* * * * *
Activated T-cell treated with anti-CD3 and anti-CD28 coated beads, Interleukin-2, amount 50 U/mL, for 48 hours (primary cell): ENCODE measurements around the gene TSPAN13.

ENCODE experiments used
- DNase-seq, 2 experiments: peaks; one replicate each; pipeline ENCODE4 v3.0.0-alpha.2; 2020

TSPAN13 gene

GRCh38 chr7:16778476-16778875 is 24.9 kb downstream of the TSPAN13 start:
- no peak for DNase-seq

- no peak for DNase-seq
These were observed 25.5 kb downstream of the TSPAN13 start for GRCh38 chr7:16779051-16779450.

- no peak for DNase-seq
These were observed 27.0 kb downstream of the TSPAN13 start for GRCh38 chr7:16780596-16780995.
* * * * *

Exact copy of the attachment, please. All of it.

Activated T-cell treated with anti-CD3 and anti-CD28 coated beads, Interleukin-2, amount 50 U/mL, for 48 hours (primary cell): ENCODE measurements around the gene TSPAN13.

ENCODE experiments used
- DNase-seq, 2 experiments: peaks; one replicate each; pipeline ENCODE4 v3.0.0-alpha.2; 2020

TSPAN13 gene

GRCh38 chr7:16778476-16778875 is 24.9 kb downstream of the TSPAN13 start:
- no peak for DNase-seq

- no peak for DNase-seq
These were observed 25.5 kb downstream of the TSPAN13 start for GRCh38 chr7:16779051-16779450.

- no peak for DNase-seq
These were observed 27.0 kb downstream of the TSPAN13 start for GRCh38 chr7:16780596-16780995.